The Small Business Case for Ending Tax Cuts for the Wealthy
Small business owners, often used as a prop by anti-tax lobbyists, say letting the Bush-era tax cuts expire is a good business decision.
“Expecting high-end tax cuts to trickle down as job creation is about as reasonable as pouring gasoline on your hood and expecting it to fuel your car."
Owner, Vintage Vinyl, an independent music store
Congress left town in early October without addressing the future of the Bush-era tax cuts that are scheduled to expire at the end of 2010. This sets up a “lame duck” session debate over their future in November and December.
After the mid-term election, anti-tax legislators will press to extend tax cuts for households with incomes over $250,000. Anti-tax activist Grover Norquist argues that allowing these tax cuts for higher incomes to expire would be a “body blow to the small business community.”
This isn’t the first time small businesses have been used as a prop by anti-tax lobbyists. Whenever policies that would require wealthy individuals to pay higher taxes is debated, supporters routinely claim that it will hurt small business.
Enter several refreshing new voices in this debate: the American Sustainable Business Council and Business for Shared Prosperity, networks of enterprises rooted in their localities. In their recent report, “Restoring Top Tax Rates Makes Sense for Small Business,” they make a business case for allowing the top tax rates to expire.
These business organizations point out that very few small businesses are affected. Less than 3 percent of tax filers with any business income earn enough ($200,000 as individuals or $250,000 as couples in a year) to be affected—and many of those that do are Wall Street investment partners, big business CEOs paid to sit on boards of other big companies, and wealthy folks renting out investment properties and vacation homes.
If Congress wants to help small business, the small business owners argue, it shouldn’t spend $700 billion over the next decade in poorly targeted tax cuts.
“Letting high end tax cuts expire is a good business decision,” said Frank Knapp, CEO and President of the South Carolina Small Business Chamber of Commerce. “Boosting our local economy by helping real small businesses create jobs should be our goal. We can either cut taxes for CEOs and Wall Street traders, or we can invest the money to generate more customers for small business by keeping teachers, police officers, and other Americans on the job rebuilding the crumbling transportation, water, and energy infrastructure small business depends on.”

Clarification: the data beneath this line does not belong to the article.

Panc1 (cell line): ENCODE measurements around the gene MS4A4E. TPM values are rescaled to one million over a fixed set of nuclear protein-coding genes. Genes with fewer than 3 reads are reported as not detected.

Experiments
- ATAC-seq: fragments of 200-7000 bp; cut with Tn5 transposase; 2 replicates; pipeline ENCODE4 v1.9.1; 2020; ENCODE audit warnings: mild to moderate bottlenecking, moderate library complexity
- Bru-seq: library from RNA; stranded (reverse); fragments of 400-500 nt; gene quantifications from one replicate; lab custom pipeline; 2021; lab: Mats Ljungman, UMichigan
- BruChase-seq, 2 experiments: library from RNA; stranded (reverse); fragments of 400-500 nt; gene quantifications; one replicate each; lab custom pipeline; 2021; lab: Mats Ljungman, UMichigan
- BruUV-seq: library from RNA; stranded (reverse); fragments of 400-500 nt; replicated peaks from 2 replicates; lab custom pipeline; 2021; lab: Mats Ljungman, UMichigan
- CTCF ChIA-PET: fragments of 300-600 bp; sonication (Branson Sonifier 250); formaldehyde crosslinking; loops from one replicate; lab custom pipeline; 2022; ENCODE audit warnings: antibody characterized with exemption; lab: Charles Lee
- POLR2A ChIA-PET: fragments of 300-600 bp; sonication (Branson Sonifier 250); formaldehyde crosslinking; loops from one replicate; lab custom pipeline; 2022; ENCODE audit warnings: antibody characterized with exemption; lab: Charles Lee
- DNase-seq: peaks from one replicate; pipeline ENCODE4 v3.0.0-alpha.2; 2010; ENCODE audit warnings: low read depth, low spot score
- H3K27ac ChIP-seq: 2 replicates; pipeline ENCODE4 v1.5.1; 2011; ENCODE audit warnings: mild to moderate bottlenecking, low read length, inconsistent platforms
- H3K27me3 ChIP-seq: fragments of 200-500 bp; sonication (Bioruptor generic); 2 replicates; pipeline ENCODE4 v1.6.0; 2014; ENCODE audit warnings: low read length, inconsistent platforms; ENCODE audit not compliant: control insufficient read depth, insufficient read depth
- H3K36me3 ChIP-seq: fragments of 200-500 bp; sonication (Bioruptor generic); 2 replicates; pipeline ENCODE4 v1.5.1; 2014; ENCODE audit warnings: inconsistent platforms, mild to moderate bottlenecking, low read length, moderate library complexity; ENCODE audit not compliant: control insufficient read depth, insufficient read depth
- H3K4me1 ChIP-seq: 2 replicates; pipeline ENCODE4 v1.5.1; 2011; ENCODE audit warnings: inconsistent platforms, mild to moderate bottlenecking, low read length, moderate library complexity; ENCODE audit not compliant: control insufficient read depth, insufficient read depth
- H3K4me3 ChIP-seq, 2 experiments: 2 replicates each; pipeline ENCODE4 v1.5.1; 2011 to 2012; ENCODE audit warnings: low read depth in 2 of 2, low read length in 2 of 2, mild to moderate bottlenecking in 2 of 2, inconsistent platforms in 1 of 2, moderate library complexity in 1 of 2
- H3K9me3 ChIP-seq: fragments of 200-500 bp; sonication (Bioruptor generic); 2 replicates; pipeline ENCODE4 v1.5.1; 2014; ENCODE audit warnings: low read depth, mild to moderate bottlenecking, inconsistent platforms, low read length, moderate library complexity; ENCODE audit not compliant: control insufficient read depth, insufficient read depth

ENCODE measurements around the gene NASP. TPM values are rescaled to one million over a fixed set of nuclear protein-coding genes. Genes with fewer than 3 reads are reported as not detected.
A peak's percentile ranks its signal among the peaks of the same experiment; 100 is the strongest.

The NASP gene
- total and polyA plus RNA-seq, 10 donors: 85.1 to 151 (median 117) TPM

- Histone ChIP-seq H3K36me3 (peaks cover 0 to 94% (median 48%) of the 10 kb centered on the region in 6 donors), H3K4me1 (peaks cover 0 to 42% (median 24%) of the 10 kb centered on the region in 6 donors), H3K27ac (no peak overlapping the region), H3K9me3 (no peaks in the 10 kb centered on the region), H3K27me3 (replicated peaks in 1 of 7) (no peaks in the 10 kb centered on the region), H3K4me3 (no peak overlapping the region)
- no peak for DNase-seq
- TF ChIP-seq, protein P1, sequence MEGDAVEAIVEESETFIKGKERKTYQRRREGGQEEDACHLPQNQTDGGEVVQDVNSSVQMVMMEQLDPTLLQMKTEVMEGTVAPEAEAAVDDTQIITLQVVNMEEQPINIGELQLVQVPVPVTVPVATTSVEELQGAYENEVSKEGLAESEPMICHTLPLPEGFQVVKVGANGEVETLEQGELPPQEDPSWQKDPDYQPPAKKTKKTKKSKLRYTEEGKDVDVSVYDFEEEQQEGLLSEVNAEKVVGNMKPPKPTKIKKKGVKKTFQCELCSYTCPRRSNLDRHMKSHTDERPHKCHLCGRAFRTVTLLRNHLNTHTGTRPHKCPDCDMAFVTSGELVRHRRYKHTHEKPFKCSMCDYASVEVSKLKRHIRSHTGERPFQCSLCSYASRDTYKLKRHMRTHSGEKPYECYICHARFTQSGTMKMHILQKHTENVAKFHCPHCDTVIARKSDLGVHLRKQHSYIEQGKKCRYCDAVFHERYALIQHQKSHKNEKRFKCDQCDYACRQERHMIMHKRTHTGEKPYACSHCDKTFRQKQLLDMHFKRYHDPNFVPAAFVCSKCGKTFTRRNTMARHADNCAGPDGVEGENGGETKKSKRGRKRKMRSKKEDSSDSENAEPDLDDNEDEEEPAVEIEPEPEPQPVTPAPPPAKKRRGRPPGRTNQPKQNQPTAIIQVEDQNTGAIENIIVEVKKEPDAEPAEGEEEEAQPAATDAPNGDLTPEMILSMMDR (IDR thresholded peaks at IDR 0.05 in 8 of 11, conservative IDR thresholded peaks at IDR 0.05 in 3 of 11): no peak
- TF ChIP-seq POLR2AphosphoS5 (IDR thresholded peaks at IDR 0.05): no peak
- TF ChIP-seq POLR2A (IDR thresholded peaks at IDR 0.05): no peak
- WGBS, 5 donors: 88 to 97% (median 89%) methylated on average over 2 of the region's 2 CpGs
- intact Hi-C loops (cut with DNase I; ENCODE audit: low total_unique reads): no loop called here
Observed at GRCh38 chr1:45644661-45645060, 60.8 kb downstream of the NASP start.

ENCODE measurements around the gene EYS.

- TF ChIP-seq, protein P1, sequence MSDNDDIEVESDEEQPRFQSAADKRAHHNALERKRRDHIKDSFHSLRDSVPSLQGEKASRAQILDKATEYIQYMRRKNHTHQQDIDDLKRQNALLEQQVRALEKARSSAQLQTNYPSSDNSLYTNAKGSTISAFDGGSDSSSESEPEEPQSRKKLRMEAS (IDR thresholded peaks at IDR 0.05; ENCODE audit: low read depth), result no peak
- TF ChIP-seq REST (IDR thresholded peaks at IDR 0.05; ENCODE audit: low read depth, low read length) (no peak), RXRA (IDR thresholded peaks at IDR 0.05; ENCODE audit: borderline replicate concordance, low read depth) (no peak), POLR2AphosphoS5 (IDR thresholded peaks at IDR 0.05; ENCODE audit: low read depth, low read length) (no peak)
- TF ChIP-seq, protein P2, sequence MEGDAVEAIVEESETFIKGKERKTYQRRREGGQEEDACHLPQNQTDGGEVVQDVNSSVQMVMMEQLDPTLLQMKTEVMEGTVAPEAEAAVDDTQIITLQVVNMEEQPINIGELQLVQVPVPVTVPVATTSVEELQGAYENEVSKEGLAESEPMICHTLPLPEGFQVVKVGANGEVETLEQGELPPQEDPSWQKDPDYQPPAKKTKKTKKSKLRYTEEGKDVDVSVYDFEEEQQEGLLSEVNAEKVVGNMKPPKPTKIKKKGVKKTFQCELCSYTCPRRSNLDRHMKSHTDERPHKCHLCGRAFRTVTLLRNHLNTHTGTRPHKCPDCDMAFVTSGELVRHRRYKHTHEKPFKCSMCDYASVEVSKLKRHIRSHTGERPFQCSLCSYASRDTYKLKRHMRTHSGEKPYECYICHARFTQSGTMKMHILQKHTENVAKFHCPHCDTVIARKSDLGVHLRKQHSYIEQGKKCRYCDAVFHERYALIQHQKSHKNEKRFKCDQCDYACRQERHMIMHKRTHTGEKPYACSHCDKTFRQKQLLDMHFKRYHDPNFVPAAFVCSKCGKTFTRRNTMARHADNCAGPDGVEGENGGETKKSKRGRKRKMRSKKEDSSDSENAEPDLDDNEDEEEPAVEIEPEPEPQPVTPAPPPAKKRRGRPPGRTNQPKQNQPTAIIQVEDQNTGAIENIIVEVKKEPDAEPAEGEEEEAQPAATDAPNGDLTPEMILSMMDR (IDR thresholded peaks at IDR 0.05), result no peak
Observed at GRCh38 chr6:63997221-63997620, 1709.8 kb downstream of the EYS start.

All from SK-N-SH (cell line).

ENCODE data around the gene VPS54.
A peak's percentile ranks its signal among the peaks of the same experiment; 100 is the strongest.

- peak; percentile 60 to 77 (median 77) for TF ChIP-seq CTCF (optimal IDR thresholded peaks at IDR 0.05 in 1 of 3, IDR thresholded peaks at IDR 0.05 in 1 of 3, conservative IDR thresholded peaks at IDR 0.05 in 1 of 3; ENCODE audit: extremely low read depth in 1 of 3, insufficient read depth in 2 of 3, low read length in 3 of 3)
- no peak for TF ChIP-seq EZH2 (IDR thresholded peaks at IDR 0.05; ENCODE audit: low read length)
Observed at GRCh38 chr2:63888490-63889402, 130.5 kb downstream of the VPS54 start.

This longer view is echoed by other small business leaders who lament the decline in public infrastructure and investment that strengthens local economies. They challenge the tired orthodoxy that cutting taxes for high-income households always has a positive impact on economic growth and job creation.
These small business owners insist that their hiring decisions are driven by consumer demand, not tax cuts. “As a fellow businessman once told me,” said Rick Poore, owner of Design Wear, an apparel manufacturer based in Lincoln, Nebraska, “Give me more customers and I’ll be forced to buy equipment and hire people to meet demand. Give me a tax break without more customers and I’ll just go to Aruba.”
Restoring tax rates for high-income households won’t fix our economy. But it is a step in the right direction to fiscal sanity and being able to make investments that move us toward a sustainable economy. That’s good for businesses that are committed to their communities.
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